Once thought to be a passive carrier of genetic information, RNA now is understood to perform a number of other vital roles in the cell, and its malfunction can lead to disease. The versatile molecule also is essential to retroviruses such as HIV, which have no DNA and instead rely on RNA to both transport and execute genetic instructions for everything the virus needs to invade and hijack its host. As more and more links to disease are discovered, the quest for drugs that target RNA is intensifying. Read more ..
Edge on Aging
Nanoparticles of the right dimensions and shape may be the key in combating the plaque that destroys neurons and leads to symptoms associated with Alzheimer's disease, a new report shows.
University of Michigan chemical engineering professor Nicholas Kotov says the nanotechnology means can attract and capture the longer fibrils that are known to form plaque related to neurodegenerative disorders.
"Both amyloid peptides and nanoparticles exhibit a strong ability to self-assemble into fibrils," Kotov said. "We were open to any possible effect of nanoparticles on the amyloid fibrillation. We were very pleased to see amazing inhibitory effect on amyloids fibrillation which opens the door for new approaches to the development of drugs to prevent Alzheimer's disease." By introducing tetrahedral nanoparticle that were comparable in size with growing fibrils, he discovered that the dangerous plaque readily bonded to them, and their geometry was strongly distorted. Such drastic change in shape results in complete inhibition of their further fibrillation. Read more ..
The Race for Electric Aircraft
|Christoph Hammerschmidt ||June 24th 2011|
Hybrid-electric drives are no longer a matter of cars only: At the Le Bourget air show, small plane manufacturer Diamond Aircraft shows what it claims to be the world's first airplane with a serial hybrid electric drive system. There are however significant differences to automotive drives.
The plane, a motor glider based on Diamond Aircraft's HK36 Super Dimona, features a serial hybrid drive - similar to an electric vehicle with range extender. The propeller is driven by a 70 kW electric motor made by Siemens.
The electric energy required to drive this motor is generated by a generator which in turn is driven by a small 30 kW Wankel combustion engine from Austro Engine. An electronic converter, also provided by Siemens, supplies the electric motor with power from the battery and the generator. Read more ..
The Medical Edge
|Karin Eskenazi||June 23rd 2011|
Slowing down the aggregation or “clumping” of vitamin A in the eye may help prevent vision loss caused by macular degeneration, research from Columbia University Medical Center has found.
Rather than changing the way the eye processes vitamin A, a team of researchers led by Ilyas Washington, a professor in the department of ophthalmology at Columbia’s Harkness Eye Institute, decided to focus on changing the structure of vitamin A itself. In turn, Dr. Washington and his lab have taken a novel step toward treating age-related macular degeneration (AMD), a top cause of untreatable blindness – and Stargardt’s disease, the most common cause of juvenile macular degeneration. Read more ..
Edge on Health
|Margarita Bauza Wagerson||June 22nd 2011|
People often talk about “boosting” their immunity to prevent and fight colds. Nutritional supplements, cold remedies and fortified foods claim to ward off colds by augmenting the immune system.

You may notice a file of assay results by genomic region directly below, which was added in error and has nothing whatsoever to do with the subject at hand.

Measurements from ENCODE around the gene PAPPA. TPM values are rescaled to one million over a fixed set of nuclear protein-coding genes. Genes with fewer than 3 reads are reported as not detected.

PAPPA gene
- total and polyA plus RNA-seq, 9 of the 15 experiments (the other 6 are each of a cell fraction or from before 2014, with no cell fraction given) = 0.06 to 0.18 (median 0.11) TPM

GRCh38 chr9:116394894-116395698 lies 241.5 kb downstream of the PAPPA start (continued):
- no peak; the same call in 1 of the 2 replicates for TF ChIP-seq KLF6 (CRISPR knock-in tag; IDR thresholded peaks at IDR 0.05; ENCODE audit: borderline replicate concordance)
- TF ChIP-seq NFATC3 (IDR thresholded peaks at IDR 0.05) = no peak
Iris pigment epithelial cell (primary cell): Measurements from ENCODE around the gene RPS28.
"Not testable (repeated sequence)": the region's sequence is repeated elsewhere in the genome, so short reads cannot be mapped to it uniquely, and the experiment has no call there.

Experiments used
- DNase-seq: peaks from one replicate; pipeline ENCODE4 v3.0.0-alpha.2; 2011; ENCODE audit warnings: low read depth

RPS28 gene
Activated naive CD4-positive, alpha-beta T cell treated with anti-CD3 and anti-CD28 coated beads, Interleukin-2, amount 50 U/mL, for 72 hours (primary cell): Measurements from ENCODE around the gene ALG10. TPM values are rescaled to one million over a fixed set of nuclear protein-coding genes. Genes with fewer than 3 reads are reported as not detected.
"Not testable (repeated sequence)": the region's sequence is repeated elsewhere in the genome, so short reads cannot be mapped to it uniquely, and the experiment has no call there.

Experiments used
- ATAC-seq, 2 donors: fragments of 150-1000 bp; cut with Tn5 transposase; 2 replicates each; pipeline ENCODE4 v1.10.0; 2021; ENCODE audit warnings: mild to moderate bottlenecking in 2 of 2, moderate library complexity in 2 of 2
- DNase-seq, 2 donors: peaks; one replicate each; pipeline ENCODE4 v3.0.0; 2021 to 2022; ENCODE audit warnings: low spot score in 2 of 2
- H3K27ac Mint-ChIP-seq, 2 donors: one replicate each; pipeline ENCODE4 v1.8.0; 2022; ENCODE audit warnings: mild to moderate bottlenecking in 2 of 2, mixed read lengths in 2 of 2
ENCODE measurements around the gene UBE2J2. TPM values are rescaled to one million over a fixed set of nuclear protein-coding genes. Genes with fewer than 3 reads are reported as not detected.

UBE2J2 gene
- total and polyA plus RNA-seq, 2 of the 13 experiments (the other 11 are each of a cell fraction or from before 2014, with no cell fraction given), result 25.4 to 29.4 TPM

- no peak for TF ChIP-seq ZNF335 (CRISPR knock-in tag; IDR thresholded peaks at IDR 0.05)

A new University of Michigan study shows this strategy might actually be flawed. The results may hold important implications for individuals with asthma, who often experience life-threatening flare-ups due to infections with cold viruses.
The study, using a novel mouse model, shows that, in the airways, the immune response to the common cold is actually maladaptive. Mice that were engineered to have a reduced innate immune response to the common cold actually showed less - not more - airway inflammation and bronchoconstriction (airway spasm) following infection. Read more ..
Edge on the Environment
|Jim Erickson||June 22nd 2011|
|NASA/Goddard Space Flight Center graphic|
Extreme flooding of the Mississippi River this spring is expected to result in the largest Gulf of Mexico "dead zone" on record, according to a University of Michigan aquatic ecologist and his colleagues.
The 2011 forecast, released today by the U.S. National Oceanic and Atmospheric Administration (NOAA), calls for a Gulf dead zone of between 8,500 and 9,421 square miles, an area roughly the size of New Hampshire.
The most likely 2011 scenario, according to U-Michigan's Donald Scavia, is a Gulf dead zone of at least 8,500 square miles, surpassing the current record of 8,400 square miles, set in 2002. The average over the past five years is about 6,000 square miles. Read more ..
Edge of Outer Space
|Jim Erickson||June 21st 2011|
Using the deepest X-ray image ever taken, a University of Michigan astronomer and her colleagues have found the first direct evidence that massive black holes were common in the early universe. This discovery from NASA's Chandra X-ray Observatory shows that very young black holes grew more aggressively than previously thought, in tandem with the growth of their host galaxies.
By pointing Chandra at a patch of sky for over six weeks, astronomers obtained what is known as the Chandra Deep Field South (CDFS). When combined with very deep optical and infrared images from NASA's Hubble Space Telescope, the new Chandra data allowed astronomers to search for black holes in 200 distant galaxies, from when the universe was between about 800 million and 950 million years old. Read more ..
The Medical Edge
|Laura Bailey||June 21st 2011|
A brain implant developed at the University of Michigan uses the body's skin like a conductor to wirelessly transmit the brain's neural signals to control a computer, and may eventually be used to reactivate paralyzed limbs.